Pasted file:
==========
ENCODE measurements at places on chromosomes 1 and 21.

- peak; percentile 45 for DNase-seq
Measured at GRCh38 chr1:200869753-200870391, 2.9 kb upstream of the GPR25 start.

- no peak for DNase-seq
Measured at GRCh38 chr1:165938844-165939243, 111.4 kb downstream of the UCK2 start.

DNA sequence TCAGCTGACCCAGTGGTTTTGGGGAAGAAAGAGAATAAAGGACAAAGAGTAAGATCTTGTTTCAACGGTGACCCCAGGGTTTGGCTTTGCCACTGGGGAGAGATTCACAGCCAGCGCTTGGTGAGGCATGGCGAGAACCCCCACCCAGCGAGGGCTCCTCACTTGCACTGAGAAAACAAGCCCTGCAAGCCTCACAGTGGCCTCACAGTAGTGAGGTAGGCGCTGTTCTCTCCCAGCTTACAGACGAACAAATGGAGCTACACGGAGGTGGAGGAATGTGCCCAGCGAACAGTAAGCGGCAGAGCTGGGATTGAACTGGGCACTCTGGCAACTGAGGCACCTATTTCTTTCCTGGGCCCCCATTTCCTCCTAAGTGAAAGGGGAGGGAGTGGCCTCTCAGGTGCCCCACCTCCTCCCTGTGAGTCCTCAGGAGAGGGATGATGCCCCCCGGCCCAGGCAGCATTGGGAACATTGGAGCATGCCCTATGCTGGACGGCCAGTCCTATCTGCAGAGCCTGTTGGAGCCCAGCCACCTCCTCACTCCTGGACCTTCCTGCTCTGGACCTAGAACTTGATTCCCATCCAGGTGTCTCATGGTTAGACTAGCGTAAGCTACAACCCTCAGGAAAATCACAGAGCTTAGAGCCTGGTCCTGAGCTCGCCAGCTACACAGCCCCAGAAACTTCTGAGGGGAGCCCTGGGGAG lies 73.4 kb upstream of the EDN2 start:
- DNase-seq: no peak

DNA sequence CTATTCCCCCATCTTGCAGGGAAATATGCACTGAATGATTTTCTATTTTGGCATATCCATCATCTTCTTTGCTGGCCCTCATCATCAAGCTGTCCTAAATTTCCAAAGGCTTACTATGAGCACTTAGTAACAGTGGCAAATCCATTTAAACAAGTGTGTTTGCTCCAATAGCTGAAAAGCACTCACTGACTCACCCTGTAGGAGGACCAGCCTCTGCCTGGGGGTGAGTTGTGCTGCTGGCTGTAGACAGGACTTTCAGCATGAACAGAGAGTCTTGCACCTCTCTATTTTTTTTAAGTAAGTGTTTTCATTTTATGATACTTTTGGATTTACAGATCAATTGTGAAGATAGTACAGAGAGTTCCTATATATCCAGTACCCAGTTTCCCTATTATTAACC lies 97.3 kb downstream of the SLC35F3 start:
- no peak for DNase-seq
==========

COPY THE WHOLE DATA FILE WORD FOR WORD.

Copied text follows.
ENCODE measurements at places on chromosomes 1 and 21.

- peak; percentile 45 for DNase-seq
Measured at GRCh38 chr1:200869753-200870391, 2.9 kb upstream of the GPR25 start.

- no peak for DNase-seq
Measured at GRCh38 chr1:165938844-165939243, 111.4 kb downstream of the UCK2 start.

DNA sequence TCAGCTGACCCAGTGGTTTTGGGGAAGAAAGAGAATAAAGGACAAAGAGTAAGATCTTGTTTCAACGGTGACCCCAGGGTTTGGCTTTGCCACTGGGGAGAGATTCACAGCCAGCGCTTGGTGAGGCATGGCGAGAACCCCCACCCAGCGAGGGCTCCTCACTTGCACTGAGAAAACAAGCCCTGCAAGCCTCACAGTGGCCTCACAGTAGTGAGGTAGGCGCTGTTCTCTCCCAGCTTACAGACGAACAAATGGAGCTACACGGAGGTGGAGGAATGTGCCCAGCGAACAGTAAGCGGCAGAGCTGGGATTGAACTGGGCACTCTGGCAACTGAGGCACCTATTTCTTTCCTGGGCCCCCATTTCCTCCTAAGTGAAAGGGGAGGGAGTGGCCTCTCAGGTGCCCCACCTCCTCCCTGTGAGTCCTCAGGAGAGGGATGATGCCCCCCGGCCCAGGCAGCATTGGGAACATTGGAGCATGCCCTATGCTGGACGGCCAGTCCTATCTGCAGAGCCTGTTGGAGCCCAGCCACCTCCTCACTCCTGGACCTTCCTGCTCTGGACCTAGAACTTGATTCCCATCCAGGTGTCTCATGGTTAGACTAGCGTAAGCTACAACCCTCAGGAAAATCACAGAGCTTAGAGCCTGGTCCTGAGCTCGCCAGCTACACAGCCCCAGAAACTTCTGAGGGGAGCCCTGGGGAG lies 73.4 kb upstream of the EDN2 start:
- DNase-seq: no peak

DNA sequence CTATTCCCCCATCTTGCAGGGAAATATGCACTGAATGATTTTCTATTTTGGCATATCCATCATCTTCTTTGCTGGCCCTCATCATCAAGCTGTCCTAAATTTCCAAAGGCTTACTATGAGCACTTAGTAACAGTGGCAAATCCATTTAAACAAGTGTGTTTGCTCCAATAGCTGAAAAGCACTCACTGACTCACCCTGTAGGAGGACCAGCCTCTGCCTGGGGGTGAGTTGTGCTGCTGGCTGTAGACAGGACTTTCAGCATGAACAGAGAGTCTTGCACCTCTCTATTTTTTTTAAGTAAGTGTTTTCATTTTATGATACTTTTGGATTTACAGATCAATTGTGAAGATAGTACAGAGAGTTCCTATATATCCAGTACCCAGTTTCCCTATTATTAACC lies 97.3 kb downstream of the SLC35F3 start:
- no peak for DNase-seq